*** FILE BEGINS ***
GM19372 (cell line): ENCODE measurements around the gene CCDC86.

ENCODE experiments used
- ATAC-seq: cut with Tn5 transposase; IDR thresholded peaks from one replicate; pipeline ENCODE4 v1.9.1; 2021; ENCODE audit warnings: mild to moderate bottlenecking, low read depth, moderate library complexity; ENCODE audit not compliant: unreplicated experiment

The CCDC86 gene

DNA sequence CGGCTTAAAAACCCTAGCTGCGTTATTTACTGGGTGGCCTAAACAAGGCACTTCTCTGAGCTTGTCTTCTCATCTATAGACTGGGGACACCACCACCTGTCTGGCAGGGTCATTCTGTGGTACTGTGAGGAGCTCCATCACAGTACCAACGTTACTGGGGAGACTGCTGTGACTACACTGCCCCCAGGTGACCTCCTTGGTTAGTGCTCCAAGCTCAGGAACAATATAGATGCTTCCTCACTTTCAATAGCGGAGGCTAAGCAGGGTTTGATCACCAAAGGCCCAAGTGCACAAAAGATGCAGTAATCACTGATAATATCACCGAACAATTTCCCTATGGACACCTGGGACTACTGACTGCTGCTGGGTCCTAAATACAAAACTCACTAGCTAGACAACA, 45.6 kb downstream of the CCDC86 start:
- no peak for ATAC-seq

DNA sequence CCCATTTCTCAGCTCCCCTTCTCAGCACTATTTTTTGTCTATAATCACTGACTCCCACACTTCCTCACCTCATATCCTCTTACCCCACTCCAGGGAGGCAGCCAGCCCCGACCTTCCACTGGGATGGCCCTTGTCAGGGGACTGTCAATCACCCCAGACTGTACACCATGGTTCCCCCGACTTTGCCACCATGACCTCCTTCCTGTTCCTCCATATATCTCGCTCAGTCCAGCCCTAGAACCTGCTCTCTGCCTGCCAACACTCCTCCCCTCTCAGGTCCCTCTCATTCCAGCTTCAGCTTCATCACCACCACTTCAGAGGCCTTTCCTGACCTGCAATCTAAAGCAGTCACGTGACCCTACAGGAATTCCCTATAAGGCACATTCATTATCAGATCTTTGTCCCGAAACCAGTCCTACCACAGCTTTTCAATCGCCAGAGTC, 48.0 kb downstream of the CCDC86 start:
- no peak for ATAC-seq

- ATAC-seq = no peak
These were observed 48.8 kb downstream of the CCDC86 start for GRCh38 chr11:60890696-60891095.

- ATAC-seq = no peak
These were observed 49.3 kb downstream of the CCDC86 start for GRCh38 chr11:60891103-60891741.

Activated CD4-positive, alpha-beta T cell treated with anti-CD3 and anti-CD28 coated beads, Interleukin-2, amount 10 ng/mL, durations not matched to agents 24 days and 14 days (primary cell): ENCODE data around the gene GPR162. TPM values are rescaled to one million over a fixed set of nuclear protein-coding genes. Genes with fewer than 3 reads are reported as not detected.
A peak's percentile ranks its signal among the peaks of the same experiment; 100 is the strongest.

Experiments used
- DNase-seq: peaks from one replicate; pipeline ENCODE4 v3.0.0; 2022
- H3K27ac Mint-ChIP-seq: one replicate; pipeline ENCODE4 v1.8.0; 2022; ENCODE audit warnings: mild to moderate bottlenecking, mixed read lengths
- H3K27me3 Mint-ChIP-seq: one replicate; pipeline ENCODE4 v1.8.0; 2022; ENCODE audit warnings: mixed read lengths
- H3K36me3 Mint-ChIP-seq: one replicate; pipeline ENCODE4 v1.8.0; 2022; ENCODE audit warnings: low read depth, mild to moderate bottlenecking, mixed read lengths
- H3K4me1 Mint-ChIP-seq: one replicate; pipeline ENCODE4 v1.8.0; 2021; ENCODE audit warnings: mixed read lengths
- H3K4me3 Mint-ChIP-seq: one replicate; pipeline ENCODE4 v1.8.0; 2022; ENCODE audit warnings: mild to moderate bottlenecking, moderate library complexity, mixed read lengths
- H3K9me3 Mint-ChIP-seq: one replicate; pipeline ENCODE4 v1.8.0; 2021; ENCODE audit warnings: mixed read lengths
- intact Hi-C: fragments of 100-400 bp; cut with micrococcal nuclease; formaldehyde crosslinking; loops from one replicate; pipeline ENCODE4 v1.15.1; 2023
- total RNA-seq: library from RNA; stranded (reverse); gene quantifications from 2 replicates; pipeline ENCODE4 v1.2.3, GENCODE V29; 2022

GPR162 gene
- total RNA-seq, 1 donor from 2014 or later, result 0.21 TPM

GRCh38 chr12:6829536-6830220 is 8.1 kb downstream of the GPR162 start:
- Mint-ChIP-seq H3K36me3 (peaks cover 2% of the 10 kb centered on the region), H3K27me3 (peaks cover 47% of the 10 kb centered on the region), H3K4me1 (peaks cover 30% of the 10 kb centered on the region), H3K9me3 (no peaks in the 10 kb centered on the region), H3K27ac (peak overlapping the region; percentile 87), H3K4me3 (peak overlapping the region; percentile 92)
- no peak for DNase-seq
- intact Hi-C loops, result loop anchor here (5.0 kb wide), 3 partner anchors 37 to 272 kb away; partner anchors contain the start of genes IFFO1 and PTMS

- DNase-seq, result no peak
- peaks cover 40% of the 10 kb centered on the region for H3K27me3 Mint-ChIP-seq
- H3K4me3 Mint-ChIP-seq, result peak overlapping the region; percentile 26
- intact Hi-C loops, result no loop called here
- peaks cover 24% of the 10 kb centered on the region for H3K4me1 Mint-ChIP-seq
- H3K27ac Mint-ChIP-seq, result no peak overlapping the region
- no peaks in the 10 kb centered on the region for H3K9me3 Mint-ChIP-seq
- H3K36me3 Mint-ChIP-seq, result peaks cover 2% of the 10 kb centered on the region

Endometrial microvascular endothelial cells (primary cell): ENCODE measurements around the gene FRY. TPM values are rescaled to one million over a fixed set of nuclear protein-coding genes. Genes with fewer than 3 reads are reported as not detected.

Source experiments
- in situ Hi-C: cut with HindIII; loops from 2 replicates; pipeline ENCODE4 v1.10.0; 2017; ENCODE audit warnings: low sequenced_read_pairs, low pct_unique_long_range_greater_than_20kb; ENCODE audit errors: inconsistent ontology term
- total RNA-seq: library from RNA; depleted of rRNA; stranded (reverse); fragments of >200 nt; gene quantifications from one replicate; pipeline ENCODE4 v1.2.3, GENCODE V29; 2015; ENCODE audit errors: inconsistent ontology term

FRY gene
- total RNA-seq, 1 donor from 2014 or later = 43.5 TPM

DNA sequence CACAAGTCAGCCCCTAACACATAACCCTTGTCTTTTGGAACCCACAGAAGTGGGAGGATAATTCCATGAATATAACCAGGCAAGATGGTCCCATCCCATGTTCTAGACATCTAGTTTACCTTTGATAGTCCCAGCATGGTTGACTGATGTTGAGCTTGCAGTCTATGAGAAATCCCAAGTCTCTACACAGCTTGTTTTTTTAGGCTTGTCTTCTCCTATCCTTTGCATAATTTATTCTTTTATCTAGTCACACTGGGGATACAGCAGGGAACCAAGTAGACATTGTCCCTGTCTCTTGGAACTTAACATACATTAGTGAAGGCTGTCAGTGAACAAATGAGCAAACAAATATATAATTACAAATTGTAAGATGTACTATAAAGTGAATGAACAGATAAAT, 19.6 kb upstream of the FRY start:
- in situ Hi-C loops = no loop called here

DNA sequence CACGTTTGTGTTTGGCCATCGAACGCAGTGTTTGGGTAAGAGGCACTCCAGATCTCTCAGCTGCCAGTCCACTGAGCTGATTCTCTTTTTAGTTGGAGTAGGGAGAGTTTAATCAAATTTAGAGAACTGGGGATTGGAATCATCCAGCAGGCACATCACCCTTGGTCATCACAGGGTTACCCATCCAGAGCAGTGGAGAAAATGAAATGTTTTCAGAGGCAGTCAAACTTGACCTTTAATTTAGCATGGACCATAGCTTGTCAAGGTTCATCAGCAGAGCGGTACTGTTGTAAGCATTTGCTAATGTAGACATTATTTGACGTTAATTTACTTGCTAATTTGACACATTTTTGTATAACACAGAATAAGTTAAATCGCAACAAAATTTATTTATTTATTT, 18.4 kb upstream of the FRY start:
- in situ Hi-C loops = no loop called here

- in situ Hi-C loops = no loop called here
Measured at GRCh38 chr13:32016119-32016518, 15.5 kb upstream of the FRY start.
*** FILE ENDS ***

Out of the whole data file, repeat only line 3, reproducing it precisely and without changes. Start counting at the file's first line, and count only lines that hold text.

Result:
- ATAC-seq: cut with Tn5 transposase; IDR thresholded peaks from one replicate; pipeline ENCODE4 v1.9.1; 2021; ENCODE audit warnings: mild to moderate bottlenecking, low read depth, moderate library complexity; ENCODE audit not compliant: unreplicated experiment